Tag Archives: China nuclear energy

Craving Nuclear Energy: Emerging Nations

According to World Nuclear Assocation as of March 2020, about 30 countries are considering, planning or starting nuclear power programmes, and a further 20 or so countries have at some point expressed an interest.

In Europe: Albania, Serbia, Croatia, Portugal, Norway, Poland, Belarus, Estonia, Latvia, Lithuania, Ireland, Turkey.
In the Middle East and North Africa: Gulf states including UAE, Saudi Arabia, Qatar and Kuwait; Yemen, Israel, Syria, Jordan, Egypt, Tunisia, Libya, Algeria, Morocco, Sudan.
In west, central and southern Africa: Nigeria, Ghana, Senegal, Kenya, Uganda, Tanzania, Zambia, Namibia, Rwanda, Ethiopia.
In Central and South America: Cuba, Chile, Ecuador, Venezuela, Bolivia, Peru, Paraguay.
In central and southern Asia: Azerbaijan, Georgia, Kazakhstan, Mongolia, Bangladesh, Sri Lanka, Uzbekistan.
In SE Asia and Oceania: Indonesia, Philippines, Vietnam, Thailand, Laos, Cambodia, Malaysia, Singapore, Myanmar, Australia.

The Connection between Nuclear Energy and Nuclear Weapons

State-owned nuclear companies in Russia and China have taken the lead in offering nuclear power plants to emerging countries includingfinance and fuel services.

Excerpts from Emerging Nuclear Energy Countries, Press Release, World Nuclear Association, Mar. 20, 2020

Zero Radioactive Leakage: China Experiments with Nuclear Waste Disposal

China has chosen a site for an underground laboratory to research the disposal of highly radioactive waste, the country’s nuclear safety watchdog said in September 2019.
Officials said work would soon begin on building the Beishan Underground Research Laboratory 400 metres (1,312 feet) underground in the northwestern province of Gansu, in the middle of the Gobi desert.

(a) Enttrance Beishan Underground Research Laboratory
(b) Ramp Beishan Underground Research Laboratory

Liu Hua, head of the National Nuclear Safety Administration, said work would be carried out to determine whether it was possible to build a repository for high-level nuclear waste deep underground….Once the laboratory is built, scientists and engineers will start experiments to confirm whether it will make a viable underground storage facility…

Gobi desert

Lei Yian, an associate professor at Peking University’s school of physics, said there was no absolute guarantee that the repositories would be safe when they came into operation.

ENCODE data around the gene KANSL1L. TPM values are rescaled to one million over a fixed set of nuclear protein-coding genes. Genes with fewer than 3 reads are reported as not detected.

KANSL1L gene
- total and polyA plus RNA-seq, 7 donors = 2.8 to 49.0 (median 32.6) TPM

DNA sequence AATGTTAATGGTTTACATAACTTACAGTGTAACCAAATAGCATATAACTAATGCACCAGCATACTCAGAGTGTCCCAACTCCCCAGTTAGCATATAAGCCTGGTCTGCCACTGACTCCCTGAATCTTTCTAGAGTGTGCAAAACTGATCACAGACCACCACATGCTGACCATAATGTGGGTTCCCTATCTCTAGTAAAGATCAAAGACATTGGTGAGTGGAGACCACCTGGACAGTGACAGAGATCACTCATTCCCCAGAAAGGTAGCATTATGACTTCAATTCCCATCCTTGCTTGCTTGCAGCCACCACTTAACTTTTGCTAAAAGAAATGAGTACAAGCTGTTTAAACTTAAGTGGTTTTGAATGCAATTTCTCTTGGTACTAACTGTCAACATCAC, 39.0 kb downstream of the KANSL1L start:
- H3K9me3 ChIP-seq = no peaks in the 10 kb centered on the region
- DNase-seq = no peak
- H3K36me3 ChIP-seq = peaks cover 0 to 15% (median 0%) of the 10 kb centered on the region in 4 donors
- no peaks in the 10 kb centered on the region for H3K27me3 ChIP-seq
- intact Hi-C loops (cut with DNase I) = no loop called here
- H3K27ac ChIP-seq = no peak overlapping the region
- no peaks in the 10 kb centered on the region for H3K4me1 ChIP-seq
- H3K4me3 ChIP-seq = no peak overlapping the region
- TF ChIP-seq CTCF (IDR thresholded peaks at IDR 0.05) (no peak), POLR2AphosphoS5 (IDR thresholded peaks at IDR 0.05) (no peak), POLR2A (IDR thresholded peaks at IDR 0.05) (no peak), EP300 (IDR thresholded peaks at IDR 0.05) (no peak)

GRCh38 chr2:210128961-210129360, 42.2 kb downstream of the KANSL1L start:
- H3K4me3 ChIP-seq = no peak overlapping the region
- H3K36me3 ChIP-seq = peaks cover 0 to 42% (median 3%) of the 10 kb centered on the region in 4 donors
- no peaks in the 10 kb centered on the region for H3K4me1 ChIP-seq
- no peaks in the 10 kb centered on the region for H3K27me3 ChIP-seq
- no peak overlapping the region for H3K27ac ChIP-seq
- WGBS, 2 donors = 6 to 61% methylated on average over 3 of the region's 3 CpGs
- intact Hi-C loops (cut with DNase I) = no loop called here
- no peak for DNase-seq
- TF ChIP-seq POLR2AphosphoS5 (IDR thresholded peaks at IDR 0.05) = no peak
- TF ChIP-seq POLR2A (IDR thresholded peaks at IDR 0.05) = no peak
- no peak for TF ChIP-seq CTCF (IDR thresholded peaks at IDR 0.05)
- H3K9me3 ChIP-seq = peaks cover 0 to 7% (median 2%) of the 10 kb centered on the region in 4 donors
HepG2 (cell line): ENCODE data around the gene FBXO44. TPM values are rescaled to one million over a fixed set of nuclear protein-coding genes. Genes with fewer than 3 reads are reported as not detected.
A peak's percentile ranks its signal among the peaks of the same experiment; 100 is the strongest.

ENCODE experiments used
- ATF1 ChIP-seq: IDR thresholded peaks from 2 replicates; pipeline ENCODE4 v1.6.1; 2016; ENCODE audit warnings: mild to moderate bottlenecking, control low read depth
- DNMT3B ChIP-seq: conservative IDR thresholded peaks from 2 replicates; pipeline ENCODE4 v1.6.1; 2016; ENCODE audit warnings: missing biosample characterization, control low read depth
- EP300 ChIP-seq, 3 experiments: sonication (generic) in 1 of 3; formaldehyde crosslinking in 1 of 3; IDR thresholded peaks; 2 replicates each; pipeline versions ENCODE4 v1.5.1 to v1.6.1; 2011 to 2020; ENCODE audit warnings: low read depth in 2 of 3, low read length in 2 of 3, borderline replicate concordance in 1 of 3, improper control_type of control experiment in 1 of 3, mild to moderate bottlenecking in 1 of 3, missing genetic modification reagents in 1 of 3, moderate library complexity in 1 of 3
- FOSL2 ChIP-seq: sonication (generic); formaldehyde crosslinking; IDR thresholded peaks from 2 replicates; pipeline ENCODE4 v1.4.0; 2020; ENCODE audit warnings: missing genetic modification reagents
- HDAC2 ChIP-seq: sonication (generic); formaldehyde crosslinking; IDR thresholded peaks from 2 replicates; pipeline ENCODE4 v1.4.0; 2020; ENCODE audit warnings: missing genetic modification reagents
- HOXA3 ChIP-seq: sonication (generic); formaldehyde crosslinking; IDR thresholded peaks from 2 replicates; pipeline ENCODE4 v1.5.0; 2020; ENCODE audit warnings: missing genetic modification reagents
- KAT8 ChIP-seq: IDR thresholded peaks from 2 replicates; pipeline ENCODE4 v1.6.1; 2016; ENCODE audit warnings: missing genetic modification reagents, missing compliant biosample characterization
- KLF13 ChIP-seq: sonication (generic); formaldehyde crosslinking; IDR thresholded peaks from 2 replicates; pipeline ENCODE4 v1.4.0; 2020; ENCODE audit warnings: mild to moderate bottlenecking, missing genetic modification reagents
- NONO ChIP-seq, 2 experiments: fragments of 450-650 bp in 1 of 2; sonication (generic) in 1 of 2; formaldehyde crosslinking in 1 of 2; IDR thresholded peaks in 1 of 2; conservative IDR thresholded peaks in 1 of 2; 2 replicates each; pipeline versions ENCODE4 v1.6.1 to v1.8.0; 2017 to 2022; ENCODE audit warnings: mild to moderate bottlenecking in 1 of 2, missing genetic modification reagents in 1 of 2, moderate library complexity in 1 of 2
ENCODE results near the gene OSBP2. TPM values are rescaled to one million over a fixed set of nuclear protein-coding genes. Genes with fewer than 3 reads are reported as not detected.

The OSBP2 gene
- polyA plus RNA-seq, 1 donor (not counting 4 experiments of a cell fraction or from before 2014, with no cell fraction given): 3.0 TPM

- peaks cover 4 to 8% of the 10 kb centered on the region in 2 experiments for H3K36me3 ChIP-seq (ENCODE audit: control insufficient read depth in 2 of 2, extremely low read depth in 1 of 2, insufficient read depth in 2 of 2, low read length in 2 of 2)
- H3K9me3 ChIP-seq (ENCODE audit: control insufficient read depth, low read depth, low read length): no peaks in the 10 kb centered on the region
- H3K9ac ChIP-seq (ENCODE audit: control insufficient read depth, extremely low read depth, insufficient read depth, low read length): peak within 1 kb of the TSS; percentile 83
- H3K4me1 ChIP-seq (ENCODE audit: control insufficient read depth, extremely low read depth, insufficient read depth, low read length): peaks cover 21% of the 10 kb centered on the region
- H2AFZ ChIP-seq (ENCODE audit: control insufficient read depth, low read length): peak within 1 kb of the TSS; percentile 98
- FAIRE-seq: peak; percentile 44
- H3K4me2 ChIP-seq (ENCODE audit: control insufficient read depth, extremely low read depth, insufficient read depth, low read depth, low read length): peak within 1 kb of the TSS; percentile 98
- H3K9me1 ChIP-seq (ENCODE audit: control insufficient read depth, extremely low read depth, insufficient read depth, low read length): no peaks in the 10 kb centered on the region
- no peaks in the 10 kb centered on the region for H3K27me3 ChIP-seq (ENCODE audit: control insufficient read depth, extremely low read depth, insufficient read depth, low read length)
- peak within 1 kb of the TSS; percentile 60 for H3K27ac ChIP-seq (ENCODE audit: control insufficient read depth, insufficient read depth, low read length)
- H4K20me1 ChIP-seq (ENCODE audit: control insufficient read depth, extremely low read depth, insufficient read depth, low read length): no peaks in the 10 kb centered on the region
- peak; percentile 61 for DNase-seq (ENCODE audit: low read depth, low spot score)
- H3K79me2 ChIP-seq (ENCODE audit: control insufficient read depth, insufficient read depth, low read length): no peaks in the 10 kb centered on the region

Leakage has happened in [repositories] in the US and the former Soviet Union … It’s a difficult problem worldwide,” he said. “If China can solve it, then it will have solved a global problem.”
China is also building more facilities to dispose of low and intermediate-level waste. Officials said new plants were being built in Zhejiang, Fujian and Shandong, three coastal provinces that lack disposal facilities.

Excerpts from Echo Xie , China earmarks site to store nuclear waste deep underground,  South China Morning Post, Sept 5, 2019

Nuclear Reactors Exports – China

China Power Investment Corporation and State Nuclear Power Technology Corp have officially announced their merger, as Beijing moves to consolidate its nuclear power sector, aiming eventually to export reactors.  China Power producer currently controls about a tenth of China’s nuclear power market, while the State Nuclear was formed in 2007 to handle nuclear technology transferred from U.S.-based Westinghouse Electric Co.

The new company, State Power Investment Corporation, is expected to own assets over 700 billion yuan ($112.94 billion) and to post revenue of over 200 billion yuan annually, state news agency Xinhua said, citing Wang Binghua, the chairman and party secretary of State Power Investment Corporation.

China National Nuclear Power Corp (CNNC) said …that the merger to form State Power Investment Corporation will increase competition between China’s three major nuclear corporations in both domestic and international construction of nuclear infrastructure. The other major player in this sector is China General Nuclear Power Group (CGN).China is contemplating a merger between CNNC and CGN which were set up as rivals to compete for projects at home and overseas but, under government prompting, have cooperated on a single reactor brand, Hualong 1, with the intention of eventually marketing it abroad.

Beijing said in January it would aid the overseas expansion of Chinese firms, in particular in the rail and nuclear power sectors, raising hackles with some trading partners who fear it signals another wave of subsidized Chinese exports.

China nuclear power firms merge to fuel global clout, Reuters, May 30, 2015